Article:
AL CAPONE WOULD have recognised the tactic. When Hungary introduced a law that banned the “promotion” or positive portrayal of homosexual relationships or transgender people in schools, lawyers at the European Commission got to work. Brussels has little competence over a country’s education policy. No matter. Just as the Chicago gangster went down for tax evasion rather than racketeering or murder, Viktor Orban’s government found itself on 15th July accused of violating the Audiovisual Media Services Directive on being able to broadcast across borders, among other laws. Imagine “The Untouchables” with fewer machineguns and a lot more paperwork.
On the same day, 140 miles from Brussels, a different story was playing out. In Luxembourg, the European Court of Justice ruled that European companies were within their rights to sack Muslim women for refusing to take off a headscarf. Such a decision did not violate the EU’s rules on discrimination at work so long as the rule banned all religious items of clothing and was necessary to stop “social conflict” or to avoid displeasing customers.
In general, EU law is supposed to provide a floor. National governments are free to offer higher protection—more maternity leave, say—than the European minimum. When it comes to the bloc’s rules on discrimination at work, EU judges have dug a basement. The ruling is pandering to prejudice for profit, says Martijn van den Brink at Oxford University.
It was a curious moment. A law primarily designed to ensure European television channels are not swamped with American imports found itself being used to stop a Hungarian education law. Meanwhile, the EU’s laws against discrimination in the workplace offered little protection to Muslim women dismissed for their headwear. When it comes to the rights of minorities, the EU can be an ally or accomplice: it can stick up for them, or it can embed prejudice.
There was a time when the EU could simply ignore such questions. When it was largely an economic bloc, governments could do as they pleased beyond the EU’s narrow competences. Now, the EU covers the gamut of European life, from the cash in an Italian’s wallet to the limits of religion in the public sphere and the treatment of gay people. Everything is everyone else’s business.
This has political consequences. At a recent summit, European leaders queued up to attack Mr Orban’s proposed anti-gay law. Mark Rutte, the Dutch prime minister, told Mr Orban that Hungary should leave the EU if he passes such laws. Normally, domestic Hungarian policy would not rouse a Dutch prime minister. But more money at the EU level means more money dished out to poorer countries. Dutch taxpayers foot the bill for Hungarian bigotry, which means Dutch politicians now care intensely about it. Punishment beatings will continue until morals improve.
The EU is, after all, a tool. It does the bidding of its political masters, which are national governments and, ultimately, European voters. For gay people this has been a positive. Since the start of the millennium, their lot within the EU has improved markedly as old views have changed. Where only a few member states allowed civil partnerships two decades ago, most now do. Countries with once deeply homophobic laws, such as Ireland, where gay sex was criminalised until 1993, have caught up. Although progress has been much slower in eastern Europe, the countries actively going backwards, such as Hungary and Poland, are outliers. By aggressively pursuing Poland and Hungary, the EU institutions are being blown by political winds.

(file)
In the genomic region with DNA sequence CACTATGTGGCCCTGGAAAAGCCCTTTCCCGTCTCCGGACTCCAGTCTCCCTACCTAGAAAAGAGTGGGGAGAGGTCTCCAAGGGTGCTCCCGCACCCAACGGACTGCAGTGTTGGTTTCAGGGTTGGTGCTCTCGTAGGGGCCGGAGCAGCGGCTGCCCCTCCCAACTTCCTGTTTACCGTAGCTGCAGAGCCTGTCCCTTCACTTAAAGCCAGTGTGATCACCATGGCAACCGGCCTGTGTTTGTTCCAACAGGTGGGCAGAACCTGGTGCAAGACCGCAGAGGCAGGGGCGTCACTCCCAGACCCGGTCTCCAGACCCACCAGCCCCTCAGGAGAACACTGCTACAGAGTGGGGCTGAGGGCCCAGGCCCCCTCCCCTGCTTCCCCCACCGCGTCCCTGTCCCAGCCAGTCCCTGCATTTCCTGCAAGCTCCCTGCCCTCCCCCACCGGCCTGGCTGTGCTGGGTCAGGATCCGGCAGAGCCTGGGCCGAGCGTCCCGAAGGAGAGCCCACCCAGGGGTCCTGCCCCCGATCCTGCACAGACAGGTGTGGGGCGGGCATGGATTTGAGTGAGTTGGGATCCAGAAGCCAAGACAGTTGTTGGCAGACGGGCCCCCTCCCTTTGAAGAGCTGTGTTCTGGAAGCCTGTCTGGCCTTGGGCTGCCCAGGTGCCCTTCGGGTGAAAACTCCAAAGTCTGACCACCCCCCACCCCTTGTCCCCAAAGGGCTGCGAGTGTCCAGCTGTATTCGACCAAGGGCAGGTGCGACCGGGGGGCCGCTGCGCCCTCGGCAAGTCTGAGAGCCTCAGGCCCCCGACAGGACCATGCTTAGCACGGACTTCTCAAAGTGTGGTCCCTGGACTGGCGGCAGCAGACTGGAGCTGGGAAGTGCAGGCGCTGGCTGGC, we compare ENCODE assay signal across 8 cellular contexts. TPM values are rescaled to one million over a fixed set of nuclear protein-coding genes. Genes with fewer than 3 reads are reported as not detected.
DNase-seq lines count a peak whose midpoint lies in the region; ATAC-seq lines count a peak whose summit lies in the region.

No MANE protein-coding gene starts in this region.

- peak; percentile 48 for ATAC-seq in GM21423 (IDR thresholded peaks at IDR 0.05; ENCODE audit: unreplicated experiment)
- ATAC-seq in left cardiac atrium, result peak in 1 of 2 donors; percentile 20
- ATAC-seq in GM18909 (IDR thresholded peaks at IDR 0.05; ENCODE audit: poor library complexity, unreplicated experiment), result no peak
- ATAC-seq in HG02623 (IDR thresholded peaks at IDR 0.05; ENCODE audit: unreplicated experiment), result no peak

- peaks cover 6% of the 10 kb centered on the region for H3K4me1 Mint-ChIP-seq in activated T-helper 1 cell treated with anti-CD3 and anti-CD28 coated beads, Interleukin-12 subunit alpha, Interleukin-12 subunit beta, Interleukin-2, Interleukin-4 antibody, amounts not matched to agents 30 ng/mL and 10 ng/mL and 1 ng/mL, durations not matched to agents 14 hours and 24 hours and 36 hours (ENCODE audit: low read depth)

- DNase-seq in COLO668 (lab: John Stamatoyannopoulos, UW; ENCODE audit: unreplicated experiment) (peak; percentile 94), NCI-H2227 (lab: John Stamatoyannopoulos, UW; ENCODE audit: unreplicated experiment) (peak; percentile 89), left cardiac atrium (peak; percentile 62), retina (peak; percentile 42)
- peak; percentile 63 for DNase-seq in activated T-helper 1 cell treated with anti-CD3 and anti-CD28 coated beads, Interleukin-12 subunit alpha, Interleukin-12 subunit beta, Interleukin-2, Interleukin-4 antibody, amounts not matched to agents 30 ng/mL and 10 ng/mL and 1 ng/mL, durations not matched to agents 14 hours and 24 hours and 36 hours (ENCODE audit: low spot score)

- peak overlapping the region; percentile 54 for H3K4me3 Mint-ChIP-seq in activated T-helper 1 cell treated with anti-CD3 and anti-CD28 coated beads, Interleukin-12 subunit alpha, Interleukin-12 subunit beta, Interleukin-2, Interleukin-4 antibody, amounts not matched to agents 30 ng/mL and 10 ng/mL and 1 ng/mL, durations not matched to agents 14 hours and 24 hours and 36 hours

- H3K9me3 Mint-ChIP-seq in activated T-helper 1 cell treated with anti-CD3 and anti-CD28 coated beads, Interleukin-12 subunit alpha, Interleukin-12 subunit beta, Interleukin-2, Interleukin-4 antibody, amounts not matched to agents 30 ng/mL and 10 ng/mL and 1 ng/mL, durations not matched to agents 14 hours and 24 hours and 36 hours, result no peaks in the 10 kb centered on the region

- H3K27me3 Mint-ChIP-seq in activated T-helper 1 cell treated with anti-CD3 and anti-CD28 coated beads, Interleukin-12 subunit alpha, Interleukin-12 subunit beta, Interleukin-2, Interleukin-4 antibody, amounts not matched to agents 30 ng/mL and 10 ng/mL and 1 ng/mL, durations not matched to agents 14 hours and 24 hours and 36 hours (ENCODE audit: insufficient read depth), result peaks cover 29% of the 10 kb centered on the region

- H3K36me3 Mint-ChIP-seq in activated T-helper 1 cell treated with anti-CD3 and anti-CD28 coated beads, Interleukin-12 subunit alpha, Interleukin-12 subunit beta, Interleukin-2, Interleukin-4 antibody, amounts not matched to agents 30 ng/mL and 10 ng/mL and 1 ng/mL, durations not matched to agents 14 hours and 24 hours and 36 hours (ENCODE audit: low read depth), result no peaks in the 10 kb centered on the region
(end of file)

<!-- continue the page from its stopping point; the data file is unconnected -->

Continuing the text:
They do not always blow in a liberal direction. In the same time period countries have cracked down on religious items of clothing. France led the way, banning religious items for staff in the public sector as a way of enforcing the state’s strict secularism. Although it applies to all religions, the move hits the country’s Muslims hardest. Other countries followed suit. Now, a third of EU countries have rules banning burqas or headscarves in certain circumstances. Britain, the largest advocate of a laissez-faire multicultural approach, has left the EU. (When Boris Johnson wrote a column deriding some Muslim women as letterboxes, it was in defence of their right to dress as they wish.)
A particular view—that a business is within its rights to sack someone for wearing a headscarf or a kippah—is now embedded in EU law, thanks to the club’s top court. The commission could intervene, by proposing to tighten the law or adopting the Capone approach. It has no wish to do so. Some think it is simply too controversial to try; others reckon the French approach is better than the Anglo-Saxon one. Just as the EU’s institutional might is now swinging behind gay rights, so too is it following the trend on religious clothing, leaving Muslim women, kippah-wearing Jewish men and turbaned Sikhs in the lurch.
Platitudes or a punch-up
Such fights will become more common. Across the club, European politicians increasingly speak of “European values”. Before, they signalled platitudes. European values amounted to democracy, human dignity and long holidays in August. Now, they signal punch-ups. Any EU government that tramples on gay rights can expect a political onslaught and a bureaucratic beating. Depending on who you ask, allowing companies to sack employees for displays of religion is either a defence of European values or an affront to them. The EU has decided it is the former.
Unlike issues in its usual economic domain, these are not policies where one can split the difference. Disputes in the EU are usually solved via money and haggling. Looser regulation of a cherished industry here, removal of a veto there—and a bag of European subsidies for a sack of votes. As the EU barges into questions of identity, these problems are less soluble. EU institutions have to pick a side, someone has to win and someone has to lose. ■